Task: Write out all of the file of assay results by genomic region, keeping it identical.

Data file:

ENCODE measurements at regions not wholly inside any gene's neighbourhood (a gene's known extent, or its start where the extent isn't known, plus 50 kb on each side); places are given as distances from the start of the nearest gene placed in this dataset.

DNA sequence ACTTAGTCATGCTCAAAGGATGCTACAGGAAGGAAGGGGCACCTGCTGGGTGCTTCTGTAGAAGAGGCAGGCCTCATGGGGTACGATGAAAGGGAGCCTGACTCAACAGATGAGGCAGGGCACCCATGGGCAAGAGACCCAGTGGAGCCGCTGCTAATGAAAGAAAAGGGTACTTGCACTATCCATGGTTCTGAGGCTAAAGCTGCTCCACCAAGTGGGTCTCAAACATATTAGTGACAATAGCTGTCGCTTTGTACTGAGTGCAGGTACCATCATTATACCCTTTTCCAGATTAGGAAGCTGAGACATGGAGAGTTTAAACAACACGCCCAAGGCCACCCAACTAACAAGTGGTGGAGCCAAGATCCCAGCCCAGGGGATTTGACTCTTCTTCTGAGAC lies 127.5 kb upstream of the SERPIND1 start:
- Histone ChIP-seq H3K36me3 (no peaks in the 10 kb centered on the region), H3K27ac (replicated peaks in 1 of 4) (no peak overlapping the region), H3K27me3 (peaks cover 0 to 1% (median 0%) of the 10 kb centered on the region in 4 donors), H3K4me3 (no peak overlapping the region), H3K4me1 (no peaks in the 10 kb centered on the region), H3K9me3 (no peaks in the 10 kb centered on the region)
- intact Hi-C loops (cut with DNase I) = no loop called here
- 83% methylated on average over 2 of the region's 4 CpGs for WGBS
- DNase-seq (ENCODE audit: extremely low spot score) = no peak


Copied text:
ENCODE measurements at regions not wholly inside any gene's neighbourhood (a gene's known extent, or its start where the extent isn't known, plus 50 kb on each side); places are given as distances from the start of the nearest gene placed in this dataset.

DNA sequence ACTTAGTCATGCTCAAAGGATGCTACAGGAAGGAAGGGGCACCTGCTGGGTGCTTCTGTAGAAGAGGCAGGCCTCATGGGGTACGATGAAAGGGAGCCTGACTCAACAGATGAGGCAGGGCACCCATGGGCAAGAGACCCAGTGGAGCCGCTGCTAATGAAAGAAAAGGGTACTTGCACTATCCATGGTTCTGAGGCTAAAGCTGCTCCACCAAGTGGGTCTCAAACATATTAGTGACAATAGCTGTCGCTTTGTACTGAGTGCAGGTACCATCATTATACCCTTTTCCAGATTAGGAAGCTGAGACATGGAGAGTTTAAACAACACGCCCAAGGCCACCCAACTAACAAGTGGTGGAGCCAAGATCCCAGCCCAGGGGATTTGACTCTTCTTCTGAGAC lies 127.5 kb upstream of the SERPIND1 start:
- Histone ChIP-seq H3K36me3 (no peaks in the 10 kb centered on the region), H3K27ac (replicated peaks in 1 of 4) (no peak overlapping the region), H3K27me3 (peaks cover 0 to 1% (median 0%) of the 10 kb centered on the region in 4 donors), H3K4me3 (no peak overlapping the region), H3K4me1 (no peaks in the 10 kb centered on the region), H3K9me3 (no peaks in the 10 kb centered on the region)
- intact Hi-C loops (cut with DNase I) = no loop called here
- 83% methylated on average over 2 of the region's 4 CpGs for WGBS
- DNase-seq (ENCODE audit: extremely low spot score) = no peak